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Passport Regulations

Early this year, on January 23rd, the State Department and the Department of Homeland Security put new passport regulations into effect. Basically, any US citizen re-entering the United States by airplane from Mexico, Canada or the Caribbean would need a passport. Puerto Rico and the US Virgin Islands, both US territories, were exempt from these new passport regulations. Those citizens coming back into the country by sea and land could still use a driver's license and birth certificate to prove their citizenship. The plan was to eventually change the requirements so that all citizens entering the country would be required to show their passport.

Well it turns out that nearly 73% of US citizens did not have valid current passports. The ensuing flood of applications for passports this spring and early summer caused a tremendous backlog at the regional passport offices. Many people were waiting months without receiving their new passports. Early this summer the State Department and the Department of Homeland Security eased the travel restrictions somewhat, allowing citizens back into the USA with proof of a request for a passport. It had to be an online request, but this proof of application would take the place of an actual passport. The easing of those rules only lasted through the end of September of this year.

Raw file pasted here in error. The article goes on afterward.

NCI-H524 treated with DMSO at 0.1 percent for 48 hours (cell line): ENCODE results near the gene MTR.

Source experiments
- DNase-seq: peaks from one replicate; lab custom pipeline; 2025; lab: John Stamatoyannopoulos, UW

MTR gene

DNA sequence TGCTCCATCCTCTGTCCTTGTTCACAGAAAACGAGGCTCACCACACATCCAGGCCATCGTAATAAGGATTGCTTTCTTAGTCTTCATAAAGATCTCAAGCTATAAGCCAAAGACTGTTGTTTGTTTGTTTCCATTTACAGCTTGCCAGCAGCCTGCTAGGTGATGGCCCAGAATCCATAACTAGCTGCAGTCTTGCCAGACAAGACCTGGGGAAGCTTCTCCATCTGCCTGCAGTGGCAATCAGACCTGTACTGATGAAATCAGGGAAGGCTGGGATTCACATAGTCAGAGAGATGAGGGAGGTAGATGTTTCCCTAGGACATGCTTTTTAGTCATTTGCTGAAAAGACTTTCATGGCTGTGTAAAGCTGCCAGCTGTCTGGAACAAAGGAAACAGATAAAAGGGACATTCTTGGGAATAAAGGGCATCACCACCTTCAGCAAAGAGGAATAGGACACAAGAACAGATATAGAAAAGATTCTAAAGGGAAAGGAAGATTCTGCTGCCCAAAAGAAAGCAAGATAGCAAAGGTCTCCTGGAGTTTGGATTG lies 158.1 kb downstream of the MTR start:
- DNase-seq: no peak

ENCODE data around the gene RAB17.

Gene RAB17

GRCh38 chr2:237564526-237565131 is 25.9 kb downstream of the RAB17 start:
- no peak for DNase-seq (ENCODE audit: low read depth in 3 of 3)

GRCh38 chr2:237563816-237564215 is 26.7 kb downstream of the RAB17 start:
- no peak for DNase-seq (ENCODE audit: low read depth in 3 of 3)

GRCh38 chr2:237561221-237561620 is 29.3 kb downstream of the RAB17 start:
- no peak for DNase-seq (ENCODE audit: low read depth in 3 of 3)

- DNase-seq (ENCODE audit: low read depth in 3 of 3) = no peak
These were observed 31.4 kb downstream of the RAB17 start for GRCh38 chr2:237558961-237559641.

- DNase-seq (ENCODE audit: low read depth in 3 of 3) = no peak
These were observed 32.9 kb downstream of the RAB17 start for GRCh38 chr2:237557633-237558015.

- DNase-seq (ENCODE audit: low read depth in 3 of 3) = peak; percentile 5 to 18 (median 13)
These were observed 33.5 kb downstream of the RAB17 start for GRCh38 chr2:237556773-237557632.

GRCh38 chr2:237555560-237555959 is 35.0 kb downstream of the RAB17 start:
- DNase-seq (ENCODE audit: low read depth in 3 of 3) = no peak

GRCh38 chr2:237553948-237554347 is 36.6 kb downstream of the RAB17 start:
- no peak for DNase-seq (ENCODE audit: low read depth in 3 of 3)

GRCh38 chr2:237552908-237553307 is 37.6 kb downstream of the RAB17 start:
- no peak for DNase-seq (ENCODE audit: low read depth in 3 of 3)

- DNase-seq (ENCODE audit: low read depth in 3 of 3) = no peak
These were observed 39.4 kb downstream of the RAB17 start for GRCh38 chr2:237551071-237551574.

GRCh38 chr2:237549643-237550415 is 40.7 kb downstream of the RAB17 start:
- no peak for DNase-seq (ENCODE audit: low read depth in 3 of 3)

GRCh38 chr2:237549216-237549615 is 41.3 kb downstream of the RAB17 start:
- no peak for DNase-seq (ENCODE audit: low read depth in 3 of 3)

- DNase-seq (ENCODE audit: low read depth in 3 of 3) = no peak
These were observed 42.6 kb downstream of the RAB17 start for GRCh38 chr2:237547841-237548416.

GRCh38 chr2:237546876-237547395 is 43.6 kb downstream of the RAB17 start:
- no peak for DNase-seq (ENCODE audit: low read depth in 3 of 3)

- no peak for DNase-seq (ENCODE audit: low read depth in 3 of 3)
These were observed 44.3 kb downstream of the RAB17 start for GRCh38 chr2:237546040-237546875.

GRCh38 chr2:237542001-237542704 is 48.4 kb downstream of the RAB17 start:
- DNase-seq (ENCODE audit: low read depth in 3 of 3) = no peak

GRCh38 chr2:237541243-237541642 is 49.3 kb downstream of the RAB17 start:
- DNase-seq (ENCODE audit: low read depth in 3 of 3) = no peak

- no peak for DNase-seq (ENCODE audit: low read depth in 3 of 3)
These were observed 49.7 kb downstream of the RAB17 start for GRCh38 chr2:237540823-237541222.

As it stands right now the rules will get even tighter in January 2008. At that point any citizen entering this country by air, land or sea will need a valid passport. Some members of congress have been lobbying to push this requirement back to 2009, but as of now have not been successful.

So the bottom line of all this is that if you are planning a trip outside the USA any time after January 2008 you better plan on having a valid passport. It would also seem that online applications are very likely the best way to apply.